Sunday, December 18, 2011

779. Internship - Presenting sign of hyperoestrogenism in an old female Sheltie

2011/12/18 lim>

Dear Dr Sing

I have attached a document on the case studies I have seen on the 2nd day of internship, 18 December 2011. Is this what you want of the daily case studies or does it have to be more detailed?

Yours Sincerely
Name of Intern


Thanks for email. During internship, one case study per day is to be recorded for me to review and discussed with you. Otherwise, being a bystander standing around the vet will not enable you to appreciate the diverse aspects of vet medicine and surgery and its varied clinical presentations and challenges to a correct diagnosis.

Evidence-based medicine and knowing how to arrive at a correct diagnosis is not so easy in some rare cases as in this Sheltie whose condition may be mis-diagnosed as ringworm when the actual cause of the hair loss is due to hormonal factors.

One Case study should be written with the following format using the Sheltie you saw yesterday Sunday as an example. You re-write your case study with as much info of the case under the following headings:


1. Description of patient - breed, gender, age, colour. Not spayed.
2. Chief complaint - hair loss. Other complaints -
3. History - Hair loss for the last 5 years. Hair grows back after the heat and problem of hair loss recurs. Not fully recovered. Seen 2 vets.
4. Presenting sign: Vulval enlarged over 20X normal. Hyperpigmented black.
5. Examination and tests (blood, urine, skin etc).
6. Diagnosis
7. Treatment/Advice
8. Review/Outcome/Follow up - 2 weeks later. Date to be written on medical record.
8. Against Medical Advices - to be written down

As reviewed by me, what should have been included in this case were:
1. Where were the medical records of other vets? This should be recorded if the owner does not bring them. If owner said "Blood test of other vet is OK," the vet should not take the owner's word for it and ask for the blood test results. Some owners do NOT want to pay for another blood test and this should be recorded under "Against Medical Advices".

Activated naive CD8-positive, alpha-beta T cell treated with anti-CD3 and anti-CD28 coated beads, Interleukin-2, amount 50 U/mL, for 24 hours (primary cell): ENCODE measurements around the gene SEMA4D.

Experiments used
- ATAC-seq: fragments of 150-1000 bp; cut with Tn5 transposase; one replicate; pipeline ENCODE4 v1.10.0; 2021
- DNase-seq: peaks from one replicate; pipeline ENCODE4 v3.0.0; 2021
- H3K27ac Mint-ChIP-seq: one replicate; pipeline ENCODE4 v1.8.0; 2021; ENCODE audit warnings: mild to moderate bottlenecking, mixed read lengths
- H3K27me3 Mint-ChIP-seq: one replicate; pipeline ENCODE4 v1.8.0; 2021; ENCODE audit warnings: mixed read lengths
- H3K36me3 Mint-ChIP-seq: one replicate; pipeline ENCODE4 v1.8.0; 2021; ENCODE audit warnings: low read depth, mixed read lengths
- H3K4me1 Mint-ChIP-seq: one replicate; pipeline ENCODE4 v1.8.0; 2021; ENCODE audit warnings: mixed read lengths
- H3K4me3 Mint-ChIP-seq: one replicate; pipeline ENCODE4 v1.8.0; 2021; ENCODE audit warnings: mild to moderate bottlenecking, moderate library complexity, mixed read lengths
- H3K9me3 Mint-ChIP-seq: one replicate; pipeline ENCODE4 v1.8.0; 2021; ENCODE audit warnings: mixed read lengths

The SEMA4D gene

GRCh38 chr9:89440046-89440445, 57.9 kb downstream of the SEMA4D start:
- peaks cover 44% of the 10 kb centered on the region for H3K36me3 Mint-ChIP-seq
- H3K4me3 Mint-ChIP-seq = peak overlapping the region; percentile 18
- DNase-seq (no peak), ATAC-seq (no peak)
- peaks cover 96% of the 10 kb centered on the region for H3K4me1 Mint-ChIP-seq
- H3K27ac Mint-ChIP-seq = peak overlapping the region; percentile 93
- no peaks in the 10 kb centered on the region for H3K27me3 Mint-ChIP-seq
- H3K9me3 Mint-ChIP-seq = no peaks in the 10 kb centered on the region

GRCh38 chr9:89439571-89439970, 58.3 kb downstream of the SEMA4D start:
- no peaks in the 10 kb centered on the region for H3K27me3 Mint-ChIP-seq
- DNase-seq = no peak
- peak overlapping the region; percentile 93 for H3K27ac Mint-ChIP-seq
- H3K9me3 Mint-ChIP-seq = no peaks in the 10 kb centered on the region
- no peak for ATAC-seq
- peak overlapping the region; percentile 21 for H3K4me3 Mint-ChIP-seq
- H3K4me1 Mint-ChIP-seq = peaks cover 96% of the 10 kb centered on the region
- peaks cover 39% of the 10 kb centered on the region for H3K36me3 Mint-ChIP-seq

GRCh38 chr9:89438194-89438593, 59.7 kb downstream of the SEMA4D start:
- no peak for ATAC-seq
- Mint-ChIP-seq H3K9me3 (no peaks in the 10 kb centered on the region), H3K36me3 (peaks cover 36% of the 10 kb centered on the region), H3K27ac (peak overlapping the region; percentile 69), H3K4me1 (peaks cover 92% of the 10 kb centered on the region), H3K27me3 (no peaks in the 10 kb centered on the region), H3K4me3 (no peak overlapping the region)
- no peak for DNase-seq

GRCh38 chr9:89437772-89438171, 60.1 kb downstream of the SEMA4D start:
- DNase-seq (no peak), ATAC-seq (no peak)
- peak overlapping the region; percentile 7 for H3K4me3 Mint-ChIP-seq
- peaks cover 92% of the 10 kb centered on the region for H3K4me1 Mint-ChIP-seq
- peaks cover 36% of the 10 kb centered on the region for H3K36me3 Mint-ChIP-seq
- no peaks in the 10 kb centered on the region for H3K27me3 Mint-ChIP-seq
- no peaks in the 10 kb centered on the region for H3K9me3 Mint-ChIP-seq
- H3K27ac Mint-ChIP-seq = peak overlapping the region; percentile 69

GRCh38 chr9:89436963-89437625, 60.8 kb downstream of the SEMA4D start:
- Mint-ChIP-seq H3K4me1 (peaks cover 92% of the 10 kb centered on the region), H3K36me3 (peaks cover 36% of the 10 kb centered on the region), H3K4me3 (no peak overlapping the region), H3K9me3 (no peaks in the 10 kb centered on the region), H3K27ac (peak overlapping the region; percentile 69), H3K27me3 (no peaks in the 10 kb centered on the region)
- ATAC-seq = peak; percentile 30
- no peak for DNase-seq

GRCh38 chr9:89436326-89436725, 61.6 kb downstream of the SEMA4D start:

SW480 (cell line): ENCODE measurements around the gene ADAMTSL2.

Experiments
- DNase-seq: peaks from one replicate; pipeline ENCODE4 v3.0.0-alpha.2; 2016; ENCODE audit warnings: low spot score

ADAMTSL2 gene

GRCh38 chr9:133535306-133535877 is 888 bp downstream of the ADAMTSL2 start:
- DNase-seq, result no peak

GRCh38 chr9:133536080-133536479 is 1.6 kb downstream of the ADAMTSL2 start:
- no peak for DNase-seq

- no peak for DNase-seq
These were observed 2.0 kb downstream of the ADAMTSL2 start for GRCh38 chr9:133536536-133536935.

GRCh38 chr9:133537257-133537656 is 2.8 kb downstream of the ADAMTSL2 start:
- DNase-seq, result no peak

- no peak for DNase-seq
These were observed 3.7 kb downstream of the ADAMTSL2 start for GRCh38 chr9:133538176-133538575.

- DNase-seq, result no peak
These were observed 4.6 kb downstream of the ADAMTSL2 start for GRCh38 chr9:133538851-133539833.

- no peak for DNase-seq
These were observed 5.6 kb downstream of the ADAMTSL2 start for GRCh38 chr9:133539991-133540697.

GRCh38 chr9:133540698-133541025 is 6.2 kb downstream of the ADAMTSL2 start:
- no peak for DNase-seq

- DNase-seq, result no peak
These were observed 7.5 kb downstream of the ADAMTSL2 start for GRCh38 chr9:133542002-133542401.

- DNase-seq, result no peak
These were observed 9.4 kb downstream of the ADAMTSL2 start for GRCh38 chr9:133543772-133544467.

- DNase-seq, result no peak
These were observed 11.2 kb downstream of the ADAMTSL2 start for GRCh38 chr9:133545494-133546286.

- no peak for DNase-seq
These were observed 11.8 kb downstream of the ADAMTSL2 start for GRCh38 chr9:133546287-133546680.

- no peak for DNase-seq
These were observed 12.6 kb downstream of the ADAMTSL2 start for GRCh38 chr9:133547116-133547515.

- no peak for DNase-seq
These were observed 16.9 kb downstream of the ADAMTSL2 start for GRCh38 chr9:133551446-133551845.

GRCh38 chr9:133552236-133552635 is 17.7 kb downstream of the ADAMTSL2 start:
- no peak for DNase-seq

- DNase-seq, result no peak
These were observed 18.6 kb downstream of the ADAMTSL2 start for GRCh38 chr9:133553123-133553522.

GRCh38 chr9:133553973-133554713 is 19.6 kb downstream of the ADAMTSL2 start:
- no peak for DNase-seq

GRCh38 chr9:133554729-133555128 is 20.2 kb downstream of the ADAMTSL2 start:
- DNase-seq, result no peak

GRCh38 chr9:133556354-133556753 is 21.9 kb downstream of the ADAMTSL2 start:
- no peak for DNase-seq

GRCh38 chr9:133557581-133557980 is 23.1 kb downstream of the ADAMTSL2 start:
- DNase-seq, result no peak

2. When was the last heat? This should be asked.

From my review of the above case, the main diagnosis would be a case of hyperestrogenism rather than fungal infections of the dog. Fungal infections are present but the dog's problem will not be cured even if the ringworm is eliminated. So, the owner goes to another vet later for a 4th opinion or just accept that nothing can be done. The dog was put on a hypo-allergic diet by the previous vet for one month. This would be too early to eliminate dry food allergy as a cause of the hair loss.

Now, the Presenting Sign of a swollen vulva 3 months after the end of heat and its presence for over the last 5 years point to a high probability of hyperestrogenism.

The solution for this owner is to spay his dog after the skin infections are resolved in around 4 weeks' time. However the dog is old and there are high anaesthetic risks. This case is quite rare. I had seen less than 10 cases over the past 30 years of small animal practice. So a mis-diagnosis can easily be made as the skin signs of recurring hair loss distracts from the PRESENTING SIGN. A blood test for hormonal levels should be advised in theory and as part of the practice of evidence-based medicine.

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